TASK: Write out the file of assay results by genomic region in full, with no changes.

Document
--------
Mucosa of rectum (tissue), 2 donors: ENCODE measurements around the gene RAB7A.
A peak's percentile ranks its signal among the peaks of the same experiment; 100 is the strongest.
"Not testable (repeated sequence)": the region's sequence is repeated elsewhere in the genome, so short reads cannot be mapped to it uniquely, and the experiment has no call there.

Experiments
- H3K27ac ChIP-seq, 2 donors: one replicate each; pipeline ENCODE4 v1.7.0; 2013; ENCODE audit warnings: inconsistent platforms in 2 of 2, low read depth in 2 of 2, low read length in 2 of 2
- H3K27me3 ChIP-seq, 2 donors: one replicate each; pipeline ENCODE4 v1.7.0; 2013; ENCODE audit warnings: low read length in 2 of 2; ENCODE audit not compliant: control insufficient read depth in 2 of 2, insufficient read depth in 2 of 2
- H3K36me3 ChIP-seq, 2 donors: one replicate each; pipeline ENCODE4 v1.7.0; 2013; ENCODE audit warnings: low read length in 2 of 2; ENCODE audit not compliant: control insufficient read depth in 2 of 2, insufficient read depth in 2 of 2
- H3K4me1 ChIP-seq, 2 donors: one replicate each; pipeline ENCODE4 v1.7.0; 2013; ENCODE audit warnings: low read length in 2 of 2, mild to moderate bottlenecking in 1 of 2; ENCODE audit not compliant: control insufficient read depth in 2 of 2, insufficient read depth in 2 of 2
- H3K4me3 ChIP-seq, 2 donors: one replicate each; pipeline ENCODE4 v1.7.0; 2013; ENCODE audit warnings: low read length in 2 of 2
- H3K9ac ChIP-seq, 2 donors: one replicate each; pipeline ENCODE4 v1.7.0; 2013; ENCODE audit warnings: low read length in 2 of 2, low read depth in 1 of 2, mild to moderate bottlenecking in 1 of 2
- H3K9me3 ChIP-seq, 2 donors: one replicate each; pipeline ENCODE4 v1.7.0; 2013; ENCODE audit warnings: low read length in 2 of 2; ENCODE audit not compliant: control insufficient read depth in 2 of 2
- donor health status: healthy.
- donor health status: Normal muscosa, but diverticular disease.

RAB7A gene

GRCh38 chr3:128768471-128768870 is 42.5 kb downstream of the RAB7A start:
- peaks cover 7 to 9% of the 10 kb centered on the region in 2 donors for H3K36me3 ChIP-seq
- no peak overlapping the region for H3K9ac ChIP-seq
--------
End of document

Mucosa of rectum (tissue), 2 donors: ENCODE measurements around the gene RAB7A.
A peak's percentile ranks its signal among the peaks of the same experiment; 100 is the strongest.
"Not testable (repeated sequence)": the region's sequence is repeated elsewhere in the genome, so short reads cannot be mapped to it uniquely, and the experiment has no call there.

Experiments
- H3K27ac ChIP-seq, 2 donors: one replicate each; pipeline ENCODE4 v1.7.0; 2013; ENCODE audit warnings: inconsistent platforms in 2 of 2, low read depth in 2 of 2, low read length in 2 of 2
- H3K27me3 ChIP-seq, 2 donors: one replicate each; pipeline ENCODE4 v1.7.0; 2013; ENCODE audit warnings: low read length in 2 of 2; ENCODE audit not compliant: control insufficient read depth in 2 of 2, insufficient read depth in 2 of 2
- H3K36me3 ChIP-seq, 2 donors: one replicate each; pipeline ENCODE4 v1.7.0; 2013; ENCODE audit warnings: low read length in 2 of 2; ENCODE audit not compliant: control insufficient read depth in 2 of 2, insufficient read depth in 2 of 2
- H3K4me1 ChIP-seq, 2 donors: one replicate each; pipeline ENCODE4 v1.7.0; 2013; ENCODE audit warnings: low read length in 2 of 2, mild to moderate bottlenecking in 1 of 2; ENCODE audit not compliant: control insufficient read depth in 2 of 2, insufficient read depth in 2 of 2
- H3K4me3 ChIP-seq, 2 donors: one replicate each; pipeline ENCODE4 v1.7.0; 2013; ENCODE audit warnings: low read length in 2 of 2
- H3K9ac ChIP-seq, 2 donors: one replicate each; pipeline ENCODE4 v1.7.0; 2013; ENCODE audit warnings: low read length in 2 of 2, low read depth in 1 of 2, mild to moderate bottlenecking in 1 of 2
- H3K9me3 ChIP-seq, 2 donors: one replicate each; pipeline ENCODE4 v1.7.0; 2013; ENCODE audit warnings: low read length in 2 of 2; ENCODE audit not compliant: control insufficient read depth in 2 of 2
- donor health status: healthy.
- donor health status: Normal muscosa, but diverticular disease.

RAB7A gene

GRCh38 chr3:128768471-128768870 is 42.5 kb downstream of the RAB7A start:
- peaks cover 7 to 9% of the 10 kb centered on the region in 2 donors for H3K36me3 ChIP-seq
- no peak overlapping the region for H3K9ac ChIP-seq